Infinite Jest by David Foster Wallace
I finished reading this book last night (Nov. 30); it took two months, plus help from a character index, a scene guide and listening to a couple of DFW’s interviews (Fresh Air + Book Worm) and another by Mary Karr (Fresh Air) and watching and re-watching “End of The Tour”.
I mostly read the book in kindle form though I’ve got a copy via Cathy on paperback, which I would from time to time track with book slips to mark my progress.
I started to read it several years ago and gave up after the first scene or two, putting it aside, wondering if I should give a suicidal genius such access to my brain over such an extended period.
In fact, I maintained a vigilant stance throughout this current reading. There is something about DFW’s take on things which is absolutely surgical and cynical, and at times reminded me of the last (and very bad) LSD trip I took, where I couldn’t stop analyzing, and had horribly aware of the thoughts within thoughts within thoughts, circles within circles within circles, and put aside that drug for good.
I wonder if that’s how DFW thought all the time.
ALSO – a confession: there are two main protagonists, Hal Incadenza, a college tennis player (along with various team mates, room mates and family, one of whom, his father, referred to as ‘Himself’, directs a great number of entertainments via movie form (“cartridges”), one of which is “Infinite Jest”, an entertainment that is lethally addictive, and I won’t say any more about that for the sake of future readers…) and Don Gately, a recovering addict who is working at a group home for addicts and tours the Boston A.A. landscape. Other addicts and workers, along with backstories and open talks and sharings are featured heavily when the focus is Don.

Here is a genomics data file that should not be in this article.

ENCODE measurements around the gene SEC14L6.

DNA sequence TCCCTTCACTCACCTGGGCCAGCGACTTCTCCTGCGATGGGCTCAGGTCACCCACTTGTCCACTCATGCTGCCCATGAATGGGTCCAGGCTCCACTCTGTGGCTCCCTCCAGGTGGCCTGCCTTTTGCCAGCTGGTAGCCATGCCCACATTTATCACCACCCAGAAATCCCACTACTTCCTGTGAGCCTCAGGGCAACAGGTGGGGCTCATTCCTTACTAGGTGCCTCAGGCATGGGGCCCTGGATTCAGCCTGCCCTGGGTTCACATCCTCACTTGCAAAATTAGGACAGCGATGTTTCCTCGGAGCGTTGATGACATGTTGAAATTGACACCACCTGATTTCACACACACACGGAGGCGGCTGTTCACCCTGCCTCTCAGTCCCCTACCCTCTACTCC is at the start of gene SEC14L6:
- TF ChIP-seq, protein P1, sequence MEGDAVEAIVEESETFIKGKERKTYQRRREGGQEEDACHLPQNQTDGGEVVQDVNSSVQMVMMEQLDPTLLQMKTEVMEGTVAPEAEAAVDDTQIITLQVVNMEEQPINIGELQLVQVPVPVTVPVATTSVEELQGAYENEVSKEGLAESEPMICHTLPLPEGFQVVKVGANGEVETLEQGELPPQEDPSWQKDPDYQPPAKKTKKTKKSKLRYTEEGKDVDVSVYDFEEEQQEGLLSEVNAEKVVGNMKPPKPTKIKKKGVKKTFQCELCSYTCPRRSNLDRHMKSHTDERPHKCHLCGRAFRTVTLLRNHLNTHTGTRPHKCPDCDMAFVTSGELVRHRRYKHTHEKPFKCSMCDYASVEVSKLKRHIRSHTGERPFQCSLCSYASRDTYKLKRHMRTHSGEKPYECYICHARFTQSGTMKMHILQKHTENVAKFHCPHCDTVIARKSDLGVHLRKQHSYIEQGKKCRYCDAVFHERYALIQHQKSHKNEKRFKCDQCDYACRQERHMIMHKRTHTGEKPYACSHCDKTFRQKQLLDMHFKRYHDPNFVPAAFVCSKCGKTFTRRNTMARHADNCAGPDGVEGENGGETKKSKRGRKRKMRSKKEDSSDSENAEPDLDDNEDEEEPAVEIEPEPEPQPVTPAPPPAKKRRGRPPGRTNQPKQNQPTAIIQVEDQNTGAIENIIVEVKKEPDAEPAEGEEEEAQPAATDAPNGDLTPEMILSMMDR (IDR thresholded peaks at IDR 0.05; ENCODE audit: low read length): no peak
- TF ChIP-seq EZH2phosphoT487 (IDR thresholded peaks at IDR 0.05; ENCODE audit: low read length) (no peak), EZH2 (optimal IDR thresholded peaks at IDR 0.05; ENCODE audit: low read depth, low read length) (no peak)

I will admit (here comes the confession) to scanning parts of the book when the focus was on the minutia of Hal’s tennis experience. I was more interested in Don’s story and takes on recovery.
I’ve read (where?) that reading Infinite Jest for the first time prepares you for reading it the second time. I get it. I feel a weird urge to pick it up and read it again, right now, after just finishing it.
The process of reading the book is contained in a quote IN the book:
“To what purpose? This was why they started us here so young: to give ourselves away before the age when the questions why and to what grow real beaks and claws. It was kind, in a way. Modern German is better equipped for combining gerundives and prepositions than is its mongrel cousin. The original sense of addiction involved being bound over, dedicated, either legally or spiritually. To devote one’s life, plunge in. I had researched this Stice had asked whether I believed in ghosts. It’s always seemed a little preposterous that Hamlet, for all his paralyzing doubt about everything, never once doubts the reality of the ghost. Never questions whether his own madness might not in fact be unfeigned.”
What madness it is to give ourselves over to whatever passions or obsessions, including READING A 3 POUND 1,000+ BOOK, eager to burn away our consciousness to cause or flickering pleasures?
I’ve already mentioned the two main protagonists and their social and familial and geographic orbits. The more interesting orbit to me was the one that visited recovery world. And all of that really took off (for me) around page 199, which launches a great number of paragraphs outlining the things you will learn if you spend any significant amount of time around the recovery house, each paragraph beginning with “That…”, used as though it were “Whereupon…” I’d been told, in one of the guides, that you really needed to get to page 200 before you decided whether the book was for you or not.